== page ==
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Jakarta Post

Indonesia's 2019 fire season not doomsday for forests, but ecological concerns remain

  • Kharishar Kahfi
    Kharishar Kahfi

    The Jakarta Post

Jakarta   /   Fri, December 6, 2019   /  02:19 pm
The Jakarta Post Image
Indonesian firefighters battle a forest fire in Ogan Ilir, South Sumatra in September. The blazes were spewing toxic haze across Southeast Asia, forcing the closure of schools and airports and prompting Jakarta to deploy thousands of personnel to tackle them. (AFP/Abdul Qodir)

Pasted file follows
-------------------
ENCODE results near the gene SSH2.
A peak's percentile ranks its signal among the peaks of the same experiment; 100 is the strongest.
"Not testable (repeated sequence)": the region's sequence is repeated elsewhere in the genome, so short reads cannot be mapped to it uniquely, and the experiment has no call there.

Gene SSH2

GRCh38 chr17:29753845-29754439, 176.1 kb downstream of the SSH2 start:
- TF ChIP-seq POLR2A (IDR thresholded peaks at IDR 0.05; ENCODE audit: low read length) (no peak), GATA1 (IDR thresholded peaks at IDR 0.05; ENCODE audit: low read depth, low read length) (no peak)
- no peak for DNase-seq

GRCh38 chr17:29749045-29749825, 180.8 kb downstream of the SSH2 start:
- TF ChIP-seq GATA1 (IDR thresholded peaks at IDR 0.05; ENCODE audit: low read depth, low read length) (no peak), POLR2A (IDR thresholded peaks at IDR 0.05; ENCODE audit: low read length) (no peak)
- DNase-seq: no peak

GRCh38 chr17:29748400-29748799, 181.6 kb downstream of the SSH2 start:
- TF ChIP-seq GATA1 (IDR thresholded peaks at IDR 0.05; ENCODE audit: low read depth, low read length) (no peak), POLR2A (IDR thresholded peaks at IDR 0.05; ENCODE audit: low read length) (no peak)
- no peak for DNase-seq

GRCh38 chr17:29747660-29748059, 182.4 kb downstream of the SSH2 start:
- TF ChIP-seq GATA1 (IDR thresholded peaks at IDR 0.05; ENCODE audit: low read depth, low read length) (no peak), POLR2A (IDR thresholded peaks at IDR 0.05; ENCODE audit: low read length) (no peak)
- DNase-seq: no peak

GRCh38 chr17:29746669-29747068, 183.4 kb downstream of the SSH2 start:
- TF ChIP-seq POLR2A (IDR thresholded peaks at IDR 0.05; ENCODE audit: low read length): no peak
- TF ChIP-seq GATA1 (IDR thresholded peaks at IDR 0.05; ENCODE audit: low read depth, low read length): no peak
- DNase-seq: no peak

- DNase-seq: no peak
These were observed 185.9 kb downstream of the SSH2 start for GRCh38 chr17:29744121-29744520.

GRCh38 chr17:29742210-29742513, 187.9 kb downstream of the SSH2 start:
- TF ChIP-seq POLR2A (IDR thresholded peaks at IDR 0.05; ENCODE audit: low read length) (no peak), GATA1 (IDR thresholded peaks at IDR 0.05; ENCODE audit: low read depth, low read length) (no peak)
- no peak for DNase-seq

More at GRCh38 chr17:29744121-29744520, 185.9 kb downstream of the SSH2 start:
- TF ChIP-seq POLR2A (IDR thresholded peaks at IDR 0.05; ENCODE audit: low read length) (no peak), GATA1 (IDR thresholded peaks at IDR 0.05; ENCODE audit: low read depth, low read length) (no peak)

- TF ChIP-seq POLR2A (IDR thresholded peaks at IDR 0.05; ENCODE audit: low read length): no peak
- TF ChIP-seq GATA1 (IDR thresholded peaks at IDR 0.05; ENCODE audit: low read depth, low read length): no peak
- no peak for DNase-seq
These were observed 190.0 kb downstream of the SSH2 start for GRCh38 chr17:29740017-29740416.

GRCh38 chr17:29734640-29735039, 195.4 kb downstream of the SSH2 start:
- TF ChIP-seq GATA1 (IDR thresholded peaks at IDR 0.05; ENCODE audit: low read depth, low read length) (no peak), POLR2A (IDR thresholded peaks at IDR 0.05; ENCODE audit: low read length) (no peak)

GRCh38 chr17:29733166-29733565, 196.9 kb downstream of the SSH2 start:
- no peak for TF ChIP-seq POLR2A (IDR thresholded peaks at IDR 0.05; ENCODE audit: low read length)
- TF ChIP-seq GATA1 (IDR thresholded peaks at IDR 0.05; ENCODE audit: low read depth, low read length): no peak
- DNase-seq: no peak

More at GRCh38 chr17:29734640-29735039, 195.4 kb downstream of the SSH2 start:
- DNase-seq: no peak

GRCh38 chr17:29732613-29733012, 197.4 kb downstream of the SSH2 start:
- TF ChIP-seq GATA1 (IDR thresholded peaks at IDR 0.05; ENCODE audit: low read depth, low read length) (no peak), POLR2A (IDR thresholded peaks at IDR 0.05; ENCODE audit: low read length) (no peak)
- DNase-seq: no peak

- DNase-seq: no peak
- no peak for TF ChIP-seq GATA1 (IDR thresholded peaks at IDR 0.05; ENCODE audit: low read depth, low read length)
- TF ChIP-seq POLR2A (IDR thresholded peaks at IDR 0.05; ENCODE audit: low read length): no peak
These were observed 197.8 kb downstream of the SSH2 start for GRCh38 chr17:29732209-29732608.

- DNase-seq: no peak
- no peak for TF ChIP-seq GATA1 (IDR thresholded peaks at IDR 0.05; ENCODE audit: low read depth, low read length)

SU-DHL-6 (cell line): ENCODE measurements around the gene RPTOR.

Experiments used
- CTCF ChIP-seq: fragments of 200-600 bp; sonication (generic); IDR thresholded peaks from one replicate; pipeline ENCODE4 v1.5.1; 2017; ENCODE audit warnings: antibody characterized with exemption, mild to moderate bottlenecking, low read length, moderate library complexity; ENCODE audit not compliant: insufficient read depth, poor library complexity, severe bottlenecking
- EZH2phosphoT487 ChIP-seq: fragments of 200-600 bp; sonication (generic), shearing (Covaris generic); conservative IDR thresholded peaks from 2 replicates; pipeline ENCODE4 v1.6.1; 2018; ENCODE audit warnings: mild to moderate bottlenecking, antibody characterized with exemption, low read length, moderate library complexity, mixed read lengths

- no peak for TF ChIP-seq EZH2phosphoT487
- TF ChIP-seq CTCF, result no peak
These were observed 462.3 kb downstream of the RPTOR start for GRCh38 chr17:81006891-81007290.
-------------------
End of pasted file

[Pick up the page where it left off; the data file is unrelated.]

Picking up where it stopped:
When the news of raging forest and land fires across the country broke out earlier this year, concerns were raised that they could be the end for Indonesia’s remaining rainforests as the massive flames engulfed the country’s vast green belt inch by inch. However, a recent report by an environment research group, the Center for International Forestry Research (CIFOR), showed that Indonesia might still have a chance onto hold its oxygen sources as this year’s wildfires mostly burned idle land and former forests rather than intact rainforests. Alarm bells alerting of ecological impacts still rang as this year’s fire season blazed through peatland and aged forests and led to the release of millions of tons of greenhouse gasses into the atmosphere. CIFOR’s report, issued on Monday, highlighted an analysis of satellite imagery of burned land across the ar...